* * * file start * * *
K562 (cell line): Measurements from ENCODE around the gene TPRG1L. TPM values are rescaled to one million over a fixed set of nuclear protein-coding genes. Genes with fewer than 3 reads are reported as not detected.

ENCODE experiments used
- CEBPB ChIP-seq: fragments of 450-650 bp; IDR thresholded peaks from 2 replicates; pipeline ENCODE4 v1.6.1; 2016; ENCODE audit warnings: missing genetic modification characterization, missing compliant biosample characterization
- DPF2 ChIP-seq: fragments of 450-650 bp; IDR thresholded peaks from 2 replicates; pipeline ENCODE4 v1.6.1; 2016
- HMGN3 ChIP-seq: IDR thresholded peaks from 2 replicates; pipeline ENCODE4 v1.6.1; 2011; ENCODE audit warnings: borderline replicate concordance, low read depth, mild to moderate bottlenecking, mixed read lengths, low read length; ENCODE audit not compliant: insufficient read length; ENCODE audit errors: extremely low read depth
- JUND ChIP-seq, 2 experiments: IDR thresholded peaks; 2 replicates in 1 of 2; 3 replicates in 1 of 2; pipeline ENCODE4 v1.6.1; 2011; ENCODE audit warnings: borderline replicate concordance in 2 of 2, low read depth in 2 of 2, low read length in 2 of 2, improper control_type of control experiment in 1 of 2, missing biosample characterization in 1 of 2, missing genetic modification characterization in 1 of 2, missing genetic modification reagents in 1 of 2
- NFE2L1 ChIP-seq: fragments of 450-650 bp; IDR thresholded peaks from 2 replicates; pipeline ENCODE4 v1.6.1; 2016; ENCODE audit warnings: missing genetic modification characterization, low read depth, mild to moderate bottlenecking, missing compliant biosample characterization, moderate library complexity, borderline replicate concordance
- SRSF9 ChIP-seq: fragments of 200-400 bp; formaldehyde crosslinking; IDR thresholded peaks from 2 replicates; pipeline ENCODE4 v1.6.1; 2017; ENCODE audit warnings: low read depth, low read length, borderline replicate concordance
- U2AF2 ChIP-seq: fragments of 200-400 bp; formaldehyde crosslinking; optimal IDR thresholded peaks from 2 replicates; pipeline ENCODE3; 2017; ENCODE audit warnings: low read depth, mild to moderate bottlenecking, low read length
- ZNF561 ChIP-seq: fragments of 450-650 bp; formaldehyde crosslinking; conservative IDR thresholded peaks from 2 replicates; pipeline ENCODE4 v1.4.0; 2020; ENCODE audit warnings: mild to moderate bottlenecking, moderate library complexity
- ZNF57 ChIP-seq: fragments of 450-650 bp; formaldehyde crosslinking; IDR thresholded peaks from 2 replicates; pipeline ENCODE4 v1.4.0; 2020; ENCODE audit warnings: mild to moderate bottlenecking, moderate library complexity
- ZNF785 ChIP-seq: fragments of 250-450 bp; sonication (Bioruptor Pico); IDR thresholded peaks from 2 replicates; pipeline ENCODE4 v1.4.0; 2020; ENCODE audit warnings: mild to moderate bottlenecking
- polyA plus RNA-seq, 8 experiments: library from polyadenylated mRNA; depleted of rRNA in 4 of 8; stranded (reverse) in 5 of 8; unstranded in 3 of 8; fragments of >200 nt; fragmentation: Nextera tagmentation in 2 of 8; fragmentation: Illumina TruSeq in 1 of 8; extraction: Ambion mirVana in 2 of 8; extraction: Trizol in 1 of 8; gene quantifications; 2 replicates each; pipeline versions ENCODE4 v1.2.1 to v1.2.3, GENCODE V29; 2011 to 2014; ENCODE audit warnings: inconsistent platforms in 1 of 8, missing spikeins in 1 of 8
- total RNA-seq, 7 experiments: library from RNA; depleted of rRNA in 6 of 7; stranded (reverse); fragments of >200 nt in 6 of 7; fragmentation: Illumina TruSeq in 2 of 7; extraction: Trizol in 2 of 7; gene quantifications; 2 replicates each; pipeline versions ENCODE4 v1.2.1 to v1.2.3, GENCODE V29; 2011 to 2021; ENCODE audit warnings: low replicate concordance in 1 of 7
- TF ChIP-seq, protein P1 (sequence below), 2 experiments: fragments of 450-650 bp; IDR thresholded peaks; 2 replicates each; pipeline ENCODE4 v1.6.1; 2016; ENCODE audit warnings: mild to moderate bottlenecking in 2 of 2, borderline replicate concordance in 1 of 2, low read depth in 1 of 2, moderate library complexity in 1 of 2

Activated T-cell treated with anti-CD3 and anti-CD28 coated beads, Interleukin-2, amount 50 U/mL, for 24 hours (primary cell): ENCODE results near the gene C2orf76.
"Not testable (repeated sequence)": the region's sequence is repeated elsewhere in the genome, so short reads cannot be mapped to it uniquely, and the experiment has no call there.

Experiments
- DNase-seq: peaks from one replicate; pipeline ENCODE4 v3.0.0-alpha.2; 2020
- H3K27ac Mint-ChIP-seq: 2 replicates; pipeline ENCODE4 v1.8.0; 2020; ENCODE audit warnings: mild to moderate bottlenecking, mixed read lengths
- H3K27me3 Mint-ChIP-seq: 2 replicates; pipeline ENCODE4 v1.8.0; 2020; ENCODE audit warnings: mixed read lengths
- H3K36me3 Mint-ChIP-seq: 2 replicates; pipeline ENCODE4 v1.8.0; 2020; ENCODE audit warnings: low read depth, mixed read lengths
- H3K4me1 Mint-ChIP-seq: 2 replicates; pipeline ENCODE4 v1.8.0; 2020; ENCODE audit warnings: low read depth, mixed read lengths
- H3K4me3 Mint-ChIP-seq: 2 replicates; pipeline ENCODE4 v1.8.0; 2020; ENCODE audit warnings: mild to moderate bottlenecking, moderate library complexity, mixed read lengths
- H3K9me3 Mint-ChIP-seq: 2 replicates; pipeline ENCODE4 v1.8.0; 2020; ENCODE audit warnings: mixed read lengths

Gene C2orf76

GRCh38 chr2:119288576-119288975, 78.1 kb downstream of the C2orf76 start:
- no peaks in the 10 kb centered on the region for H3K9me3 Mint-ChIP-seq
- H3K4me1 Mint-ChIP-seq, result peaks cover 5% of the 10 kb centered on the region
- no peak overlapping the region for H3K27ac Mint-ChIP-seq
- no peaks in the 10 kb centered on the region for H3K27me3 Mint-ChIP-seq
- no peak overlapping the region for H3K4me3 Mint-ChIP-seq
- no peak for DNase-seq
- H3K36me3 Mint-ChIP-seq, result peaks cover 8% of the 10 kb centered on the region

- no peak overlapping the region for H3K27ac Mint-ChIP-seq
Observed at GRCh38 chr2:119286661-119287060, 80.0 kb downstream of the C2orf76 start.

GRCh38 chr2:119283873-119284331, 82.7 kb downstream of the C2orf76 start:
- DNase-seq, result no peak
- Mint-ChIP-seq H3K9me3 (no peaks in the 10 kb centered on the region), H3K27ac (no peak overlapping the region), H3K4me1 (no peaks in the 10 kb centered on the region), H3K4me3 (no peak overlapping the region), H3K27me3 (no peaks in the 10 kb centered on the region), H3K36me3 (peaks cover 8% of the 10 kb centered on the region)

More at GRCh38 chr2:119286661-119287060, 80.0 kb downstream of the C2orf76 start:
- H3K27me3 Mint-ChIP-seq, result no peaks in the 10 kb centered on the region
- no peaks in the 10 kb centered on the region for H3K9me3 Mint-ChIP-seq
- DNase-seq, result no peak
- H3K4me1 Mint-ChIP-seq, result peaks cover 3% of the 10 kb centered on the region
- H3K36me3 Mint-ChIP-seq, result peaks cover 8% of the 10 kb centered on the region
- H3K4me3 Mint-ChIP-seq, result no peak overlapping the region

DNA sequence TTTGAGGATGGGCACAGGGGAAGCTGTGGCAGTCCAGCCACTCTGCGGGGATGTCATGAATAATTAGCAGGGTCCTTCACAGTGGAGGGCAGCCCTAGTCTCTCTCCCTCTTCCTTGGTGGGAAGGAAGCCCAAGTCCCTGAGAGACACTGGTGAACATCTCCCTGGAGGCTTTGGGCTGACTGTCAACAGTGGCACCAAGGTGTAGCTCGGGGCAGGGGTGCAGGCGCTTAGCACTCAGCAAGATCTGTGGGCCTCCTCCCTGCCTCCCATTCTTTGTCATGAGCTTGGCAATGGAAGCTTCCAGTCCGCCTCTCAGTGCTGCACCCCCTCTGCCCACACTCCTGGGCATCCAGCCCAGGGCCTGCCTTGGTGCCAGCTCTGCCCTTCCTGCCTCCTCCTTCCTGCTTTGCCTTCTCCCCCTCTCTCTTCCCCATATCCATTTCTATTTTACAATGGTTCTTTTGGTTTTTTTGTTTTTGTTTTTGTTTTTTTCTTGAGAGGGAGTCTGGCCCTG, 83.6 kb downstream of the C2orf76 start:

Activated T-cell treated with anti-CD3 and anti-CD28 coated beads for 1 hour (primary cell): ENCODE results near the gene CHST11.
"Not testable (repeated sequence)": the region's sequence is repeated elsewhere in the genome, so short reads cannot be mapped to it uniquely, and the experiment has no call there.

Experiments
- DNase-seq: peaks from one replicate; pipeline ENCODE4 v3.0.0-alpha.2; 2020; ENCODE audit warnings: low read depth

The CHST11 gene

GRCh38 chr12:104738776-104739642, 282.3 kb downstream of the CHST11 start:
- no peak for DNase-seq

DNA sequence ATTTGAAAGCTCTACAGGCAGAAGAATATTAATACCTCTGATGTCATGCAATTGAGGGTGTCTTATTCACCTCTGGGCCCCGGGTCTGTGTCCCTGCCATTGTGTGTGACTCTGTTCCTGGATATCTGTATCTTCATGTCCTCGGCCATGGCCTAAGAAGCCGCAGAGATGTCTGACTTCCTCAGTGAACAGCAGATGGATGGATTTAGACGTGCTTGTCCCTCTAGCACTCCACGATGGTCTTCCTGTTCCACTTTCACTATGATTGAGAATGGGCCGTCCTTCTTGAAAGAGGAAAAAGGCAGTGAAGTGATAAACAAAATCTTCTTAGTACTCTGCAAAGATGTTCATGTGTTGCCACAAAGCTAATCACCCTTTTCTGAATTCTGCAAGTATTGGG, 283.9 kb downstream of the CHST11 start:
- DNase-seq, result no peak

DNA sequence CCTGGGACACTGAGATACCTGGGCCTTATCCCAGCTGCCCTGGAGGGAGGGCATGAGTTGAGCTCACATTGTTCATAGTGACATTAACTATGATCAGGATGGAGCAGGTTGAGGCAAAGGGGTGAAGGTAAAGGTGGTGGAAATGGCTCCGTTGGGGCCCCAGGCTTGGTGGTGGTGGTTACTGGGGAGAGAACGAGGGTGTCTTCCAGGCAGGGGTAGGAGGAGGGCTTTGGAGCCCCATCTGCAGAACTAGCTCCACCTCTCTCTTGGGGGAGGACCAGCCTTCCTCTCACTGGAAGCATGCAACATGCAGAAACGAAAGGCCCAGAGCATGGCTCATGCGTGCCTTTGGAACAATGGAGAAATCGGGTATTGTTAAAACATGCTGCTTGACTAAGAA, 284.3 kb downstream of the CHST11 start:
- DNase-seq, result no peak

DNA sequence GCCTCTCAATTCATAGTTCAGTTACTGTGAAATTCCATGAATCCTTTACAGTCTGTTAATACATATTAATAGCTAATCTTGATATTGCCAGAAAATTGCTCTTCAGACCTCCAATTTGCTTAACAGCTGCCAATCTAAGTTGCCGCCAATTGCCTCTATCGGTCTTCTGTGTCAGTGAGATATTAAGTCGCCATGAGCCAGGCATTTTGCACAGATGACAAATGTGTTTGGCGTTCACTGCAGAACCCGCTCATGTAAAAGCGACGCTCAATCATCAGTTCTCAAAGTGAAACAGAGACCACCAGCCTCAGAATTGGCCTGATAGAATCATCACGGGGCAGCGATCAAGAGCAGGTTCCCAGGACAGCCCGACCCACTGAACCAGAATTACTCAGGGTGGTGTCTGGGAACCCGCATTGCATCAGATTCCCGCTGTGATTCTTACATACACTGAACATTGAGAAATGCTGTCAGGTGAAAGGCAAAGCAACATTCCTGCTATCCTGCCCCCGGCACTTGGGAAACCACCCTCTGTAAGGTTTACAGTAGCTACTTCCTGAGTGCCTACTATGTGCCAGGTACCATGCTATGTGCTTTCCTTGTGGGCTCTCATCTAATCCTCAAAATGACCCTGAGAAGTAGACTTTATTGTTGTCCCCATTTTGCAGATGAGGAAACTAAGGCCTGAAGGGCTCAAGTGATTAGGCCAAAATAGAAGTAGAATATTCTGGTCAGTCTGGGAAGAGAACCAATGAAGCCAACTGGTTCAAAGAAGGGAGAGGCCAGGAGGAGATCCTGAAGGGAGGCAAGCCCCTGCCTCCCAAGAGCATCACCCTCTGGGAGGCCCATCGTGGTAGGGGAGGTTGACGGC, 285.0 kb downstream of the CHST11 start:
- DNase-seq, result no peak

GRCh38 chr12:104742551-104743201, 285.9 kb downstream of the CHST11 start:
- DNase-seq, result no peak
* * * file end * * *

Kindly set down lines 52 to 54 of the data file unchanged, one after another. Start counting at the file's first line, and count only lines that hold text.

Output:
The CHST11 gene

GRCh38 chr12:104738776-104739642, 282.3 kb downstream of the CHST11 start:
- no peak for DNase-seq